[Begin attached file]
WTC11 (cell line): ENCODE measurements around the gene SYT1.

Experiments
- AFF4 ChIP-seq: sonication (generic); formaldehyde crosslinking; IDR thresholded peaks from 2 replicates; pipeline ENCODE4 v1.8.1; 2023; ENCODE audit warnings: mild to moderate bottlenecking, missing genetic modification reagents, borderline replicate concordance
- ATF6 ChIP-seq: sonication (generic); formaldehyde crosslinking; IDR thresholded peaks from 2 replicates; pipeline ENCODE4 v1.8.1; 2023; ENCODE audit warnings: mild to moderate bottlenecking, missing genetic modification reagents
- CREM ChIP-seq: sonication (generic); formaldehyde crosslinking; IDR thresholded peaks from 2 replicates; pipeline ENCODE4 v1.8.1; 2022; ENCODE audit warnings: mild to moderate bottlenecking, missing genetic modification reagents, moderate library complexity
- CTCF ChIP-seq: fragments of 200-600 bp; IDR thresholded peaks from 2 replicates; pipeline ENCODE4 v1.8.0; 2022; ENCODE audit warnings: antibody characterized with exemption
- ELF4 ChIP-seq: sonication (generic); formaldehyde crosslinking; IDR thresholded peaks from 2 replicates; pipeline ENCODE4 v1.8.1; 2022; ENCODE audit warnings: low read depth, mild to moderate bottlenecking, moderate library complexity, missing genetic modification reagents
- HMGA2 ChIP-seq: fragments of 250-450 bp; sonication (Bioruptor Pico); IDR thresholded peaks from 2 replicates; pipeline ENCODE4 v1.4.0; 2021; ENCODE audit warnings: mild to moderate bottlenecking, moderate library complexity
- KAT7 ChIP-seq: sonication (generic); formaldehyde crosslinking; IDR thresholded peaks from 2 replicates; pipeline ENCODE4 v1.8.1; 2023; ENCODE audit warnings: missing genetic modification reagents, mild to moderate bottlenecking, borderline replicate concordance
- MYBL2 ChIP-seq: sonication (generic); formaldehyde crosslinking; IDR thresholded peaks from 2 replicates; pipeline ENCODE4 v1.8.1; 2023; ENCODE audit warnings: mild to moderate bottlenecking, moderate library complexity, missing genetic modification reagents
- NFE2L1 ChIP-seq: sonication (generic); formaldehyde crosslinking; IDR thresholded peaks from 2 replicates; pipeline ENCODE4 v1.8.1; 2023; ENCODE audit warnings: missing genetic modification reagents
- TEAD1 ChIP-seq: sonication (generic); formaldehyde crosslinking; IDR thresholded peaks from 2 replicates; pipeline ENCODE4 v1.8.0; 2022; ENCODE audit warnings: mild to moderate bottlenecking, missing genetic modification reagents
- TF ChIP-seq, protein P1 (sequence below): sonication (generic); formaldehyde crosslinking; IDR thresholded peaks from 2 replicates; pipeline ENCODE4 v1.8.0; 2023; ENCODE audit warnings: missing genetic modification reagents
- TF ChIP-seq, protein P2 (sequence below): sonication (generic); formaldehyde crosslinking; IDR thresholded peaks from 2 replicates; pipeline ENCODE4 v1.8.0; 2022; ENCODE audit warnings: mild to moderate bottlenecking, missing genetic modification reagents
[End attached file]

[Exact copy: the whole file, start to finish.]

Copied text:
WTC11 (cell line): ENCODE measurements around the gene SYT1.

Experiments
- AFF4 ChIP-seq: sonication (generic); formaldehyde crosslinking; IDR thresholded peaks from 2 replicates; pipeline ENCODE4 v1.8.1; 2023; ENCODE audit warnings: mild to moderate bottlenecking, missing genetic modification reagents, borderline replicate concordance
- ATF6 ChIP-seq: sonication (generic); formaldehyde crosslinking; IDR thresholded peaks from 2 replicates; pipeline ENCODE4 v1.8.1; 2023; ENCODE audit warnings: mild to moderate bottlenecking, missing genetic modification reagents
- CREM ChIP-seq: sonication (generic); formaldehyde crosslinking; IDR thresholded peaks from 2 replicates; pipeline ENCODE4 v1.8.1; 2022; ENCODE audit warnings: mild to moderate bottlenecking, missing genetic modification reagents, moderate library complexity
- CTCF ChIP-seq: fragments of 200-600 bp; IDR thresholded peaks from 2 replicates; pipeline ENCODE4 v1.8.0; 2022; ENCODE audit warnings: antibody characterized with exemption
- ELF4 ChIP-seq: sonication (generic); formaldehyde crosslinking; IDR thresholded peaks from 2 replicates; pipeline ENCODE4 v1.8.1; 2022; ENCODE audit warnings: low read depth, mild to moderate bottlenecking, moderate library complexity, missing genetic modification reagents
- HMGA2 ChIP-seq: fragments of 250-450 bp; sonication (Bioruptor Pico); IDR thresholded peaks from 2 replicates; pipeline ENCODE4 v1.4.0; 2021; ENCODE audit warnings: mild to moderate bottlenecking, moderate library complexity
- KAT7 ChIP-seq: sonication (generic); formaldehyde crosslinking; IDR thresholded peaks from 2 replicates; pipeline ENCODE4 v1.8.1; 2023; ENCODE audit warnings: missing genetic modification reagents, mild to moderate bottlenecking, borderline replicate concordance
- MYBL2 ChIP-seq: sonication (generic); formaldehyde crosslinking; IDR thresholded peaks from 2 replicates; pipeline ENCODE4 v1.8.1; 2023; ENCODE audit warnings: mild to moderate bottlenecking, moderate library complexity, missing genetic modification reagents
- NFE2L1 ChIP-seq: sonication (generic); formaldehyde crosslinking; IDR thresholded peaks from 2 replicates; pipeline ENCODE4 v1.8.1; 2023; ENCODE audit warnings: missing genetic modification reagents
- TEAD1 ChIP-seq: sonication (generic); formaldehyde crosslinking; IDR thresholded peaks from 2 replicates; pipeline ENCODE4 v1.8.0; 2022; ENCODE audit warnings: mild to moderate bottlenecking, missing genetic modification reagents
- TF ChIP-seq, protein P1 (sequence below): sonication (generic); formaldehyde crosslinking; IDR thresholded peaks from 2 replicates; pipeline ENCODE4 v1.8.0; 2023; ENCODE audit warnings: missing genetic modification reagents
- TF ChIP-seq, protein P2 (sequence below): sonication (generic); formaldehyde crosslinking; IDR thresholded peaks from 2 replicates; pipeline ENCODE4 v1.8.0; 2022; ENCODE audit warnings: mild to moderate bottlenecking, missing genetic modification reagents